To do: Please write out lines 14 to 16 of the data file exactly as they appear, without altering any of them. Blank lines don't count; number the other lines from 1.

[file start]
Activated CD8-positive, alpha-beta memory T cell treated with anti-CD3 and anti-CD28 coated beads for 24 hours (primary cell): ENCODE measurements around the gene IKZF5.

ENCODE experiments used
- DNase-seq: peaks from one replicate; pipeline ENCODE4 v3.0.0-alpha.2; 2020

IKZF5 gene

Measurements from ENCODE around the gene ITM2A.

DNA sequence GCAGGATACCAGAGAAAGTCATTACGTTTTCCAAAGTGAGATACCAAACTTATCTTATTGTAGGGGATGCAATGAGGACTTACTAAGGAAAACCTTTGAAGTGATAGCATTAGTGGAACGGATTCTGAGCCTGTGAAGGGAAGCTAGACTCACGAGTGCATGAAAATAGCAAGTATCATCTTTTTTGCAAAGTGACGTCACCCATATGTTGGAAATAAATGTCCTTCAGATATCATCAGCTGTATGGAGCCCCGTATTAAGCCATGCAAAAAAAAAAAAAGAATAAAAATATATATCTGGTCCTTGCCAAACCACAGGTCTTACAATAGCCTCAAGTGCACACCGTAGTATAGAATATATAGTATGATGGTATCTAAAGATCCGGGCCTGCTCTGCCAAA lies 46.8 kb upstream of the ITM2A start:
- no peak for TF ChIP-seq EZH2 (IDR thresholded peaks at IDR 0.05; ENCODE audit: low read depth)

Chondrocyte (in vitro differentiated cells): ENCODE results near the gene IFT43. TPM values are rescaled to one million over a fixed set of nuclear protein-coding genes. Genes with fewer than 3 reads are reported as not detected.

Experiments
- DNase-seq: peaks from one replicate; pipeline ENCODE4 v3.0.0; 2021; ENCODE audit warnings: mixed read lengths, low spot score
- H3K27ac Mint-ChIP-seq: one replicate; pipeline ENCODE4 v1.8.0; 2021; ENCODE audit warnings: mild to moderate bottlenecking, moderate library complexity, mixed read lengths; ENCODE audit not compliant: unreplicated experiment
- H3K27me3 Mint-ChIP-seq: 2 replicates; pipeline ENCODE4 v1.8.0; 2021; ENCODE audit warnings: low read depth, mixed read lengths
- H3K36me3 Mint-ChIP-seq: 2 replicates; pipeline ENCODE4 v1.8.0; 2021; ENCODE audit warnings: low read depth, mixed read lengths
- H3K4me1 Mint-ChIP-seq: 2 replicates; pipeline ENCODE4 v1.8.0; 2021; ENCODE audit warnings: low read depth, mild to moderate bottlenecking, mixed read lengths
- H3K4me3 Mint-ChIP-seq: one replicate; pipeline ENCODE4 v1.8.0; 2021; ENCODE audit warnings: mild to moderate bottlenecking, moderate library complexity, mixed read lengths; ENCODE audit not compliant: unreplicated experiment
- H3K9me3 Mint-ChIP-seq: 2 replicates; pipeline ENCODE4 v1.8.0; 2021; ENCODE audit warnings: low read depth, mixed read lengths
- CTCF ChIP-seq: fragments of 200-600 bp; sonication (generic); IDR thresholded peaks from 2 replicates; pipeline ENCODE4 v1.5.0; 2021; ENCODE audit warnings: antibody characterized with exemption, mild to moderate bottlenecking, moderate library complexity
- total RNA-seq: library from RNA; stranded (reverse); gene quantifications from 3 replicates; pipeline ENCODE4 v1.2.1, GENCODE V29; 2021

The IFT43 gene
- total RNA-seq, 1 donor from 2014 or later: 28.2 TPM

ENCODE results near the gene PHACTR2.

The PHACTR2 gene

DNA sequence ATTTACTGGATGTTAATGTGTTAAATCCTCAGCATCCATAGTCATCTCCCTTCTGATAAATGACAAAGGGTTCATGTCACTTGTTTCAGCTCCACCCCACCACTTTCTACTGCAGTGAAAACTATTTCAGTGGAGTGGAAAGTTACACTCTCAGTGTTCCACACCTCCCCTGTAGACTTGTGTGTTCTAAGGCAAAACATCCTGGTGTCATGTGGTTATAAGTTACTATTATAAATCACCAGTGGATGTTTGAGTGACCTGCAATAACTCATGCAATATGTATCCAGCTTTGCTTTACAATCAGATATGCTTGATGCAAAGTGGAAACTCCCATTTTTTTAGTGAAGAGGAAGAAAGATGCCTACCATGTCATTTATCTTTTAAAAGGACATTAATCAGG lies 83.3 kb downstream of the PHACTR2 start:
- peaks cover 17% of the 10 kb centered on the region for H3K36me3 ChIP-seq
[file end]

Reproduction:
- H3K4me1 Mint-ChIP-seq: 2 replicates; pipeline ENCODE4 v1.8.0; 2021; ENCODE audit warnings: low read depth, mild to moderate bottlenecking, mixed read lengths
- H3K4me3 Mint-ChIP-seq: one replicate; pipeline ENCODE4 v1.8.0; 2021; ENCODE audit warnings: mild to moderate bottlenecking, moderate library complexity, mixed read lengths; ENCODE audit not compliant: unreplicated experiment
- H3K9me3 Mint-ChIP-seq: 2 replicates; pipeline ENCODE4 v1.8.0; 2021; ENCODE audit warnings: low read depth, mixed read lengths